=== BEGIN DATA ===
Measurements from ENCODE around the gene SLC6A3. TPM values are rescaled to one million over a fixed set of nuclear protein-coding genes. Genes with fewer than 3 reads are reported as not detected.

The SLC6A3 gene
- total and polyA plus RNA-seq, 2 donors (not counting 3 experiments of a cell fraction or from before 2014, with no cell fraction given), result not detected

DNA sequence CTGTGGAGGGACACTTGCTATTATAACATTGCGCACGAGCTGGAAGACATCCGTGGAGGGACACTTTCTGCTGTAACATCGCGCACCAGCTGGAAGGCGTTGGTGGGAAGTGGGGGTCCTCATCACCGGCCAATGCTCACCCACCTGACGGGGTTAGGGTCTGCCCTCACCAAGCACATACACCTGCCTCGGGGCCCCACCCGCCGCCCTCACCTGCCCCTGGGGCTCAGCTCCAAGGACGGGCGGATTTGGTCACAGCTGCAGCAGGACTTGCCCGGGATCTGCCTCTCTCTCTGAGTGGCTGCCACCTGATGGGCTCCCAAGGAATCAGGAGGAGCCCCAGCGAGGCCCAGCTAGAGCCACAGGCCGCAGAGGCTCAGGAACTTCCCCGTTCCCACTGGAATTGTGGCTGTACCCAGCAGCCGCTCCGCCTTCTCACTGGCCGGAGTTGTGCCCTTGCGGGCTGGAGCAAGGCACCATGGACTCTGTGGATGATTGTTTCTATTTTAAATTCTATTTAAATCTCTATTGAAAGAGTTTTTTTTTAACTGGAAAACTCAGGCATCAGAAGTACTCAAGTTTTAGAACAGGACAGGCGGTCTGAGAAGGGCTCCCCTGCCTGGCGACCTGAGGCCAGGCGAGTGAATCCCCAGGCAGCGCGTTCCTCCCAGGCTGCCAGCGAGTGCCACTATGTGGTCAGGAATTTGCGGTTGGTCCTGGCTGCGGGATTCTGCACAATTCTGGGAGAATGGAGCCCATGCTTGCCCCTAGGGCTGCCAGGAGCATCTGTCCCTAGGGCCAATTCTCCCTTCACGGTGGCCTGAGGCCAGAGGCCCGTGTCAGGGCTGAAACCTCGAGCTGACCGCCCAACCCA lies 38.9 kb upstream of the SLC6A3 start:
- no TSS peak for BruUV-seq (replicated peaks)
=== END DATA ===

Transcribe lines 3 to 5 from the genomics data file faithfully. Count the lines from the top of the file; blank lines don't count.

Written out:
- total and polyA plus RNA-seq, 2 donors (not counting 3 experiments of a cell fraction or from before 2014, with no cell fraction given), result not detected

DNA sequence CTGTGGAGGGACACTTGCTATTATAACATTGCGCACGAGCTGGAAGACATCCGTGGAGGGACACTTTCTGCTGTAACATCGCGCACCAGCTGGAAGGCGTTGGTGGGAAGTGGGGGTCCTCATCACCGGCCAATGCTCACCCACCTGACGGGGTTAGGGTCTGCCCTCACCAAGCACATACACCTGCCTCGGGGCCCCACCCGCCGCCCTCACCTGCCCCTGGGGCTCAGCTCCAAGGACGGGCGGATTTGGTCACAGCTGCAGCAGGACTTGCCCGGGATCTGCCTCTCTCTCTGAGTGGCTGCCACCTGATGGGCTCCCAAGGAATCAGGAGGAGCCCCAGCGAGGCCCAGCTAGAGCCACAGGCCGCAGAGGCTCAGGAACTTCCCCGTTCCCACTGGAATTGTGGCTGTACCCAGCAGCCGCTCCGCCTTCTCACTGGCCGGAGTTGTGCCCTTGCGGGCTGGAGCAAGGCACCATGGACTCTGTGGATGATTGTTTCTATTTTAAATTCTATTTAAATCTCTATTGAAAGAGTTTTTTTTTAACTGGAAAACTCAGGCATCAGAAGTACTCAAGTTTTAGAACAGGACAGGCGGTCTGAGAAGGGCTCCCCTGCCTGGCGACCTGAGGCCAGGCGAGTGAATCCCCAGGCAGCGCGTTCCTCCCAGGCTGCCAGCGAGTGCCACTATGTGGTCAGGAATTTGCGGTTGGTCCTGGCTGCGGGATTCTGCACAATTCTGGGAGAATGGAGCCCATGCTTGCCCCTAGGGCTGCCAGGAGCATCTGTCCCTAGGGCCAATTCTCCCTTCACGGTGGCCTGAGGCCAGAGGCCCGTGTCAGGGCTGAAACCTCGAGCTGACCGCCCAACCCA lies 38.9 kb upstream of the SLC6A3 start:
- no TSS peak for BruUV-seq (replicated peaks)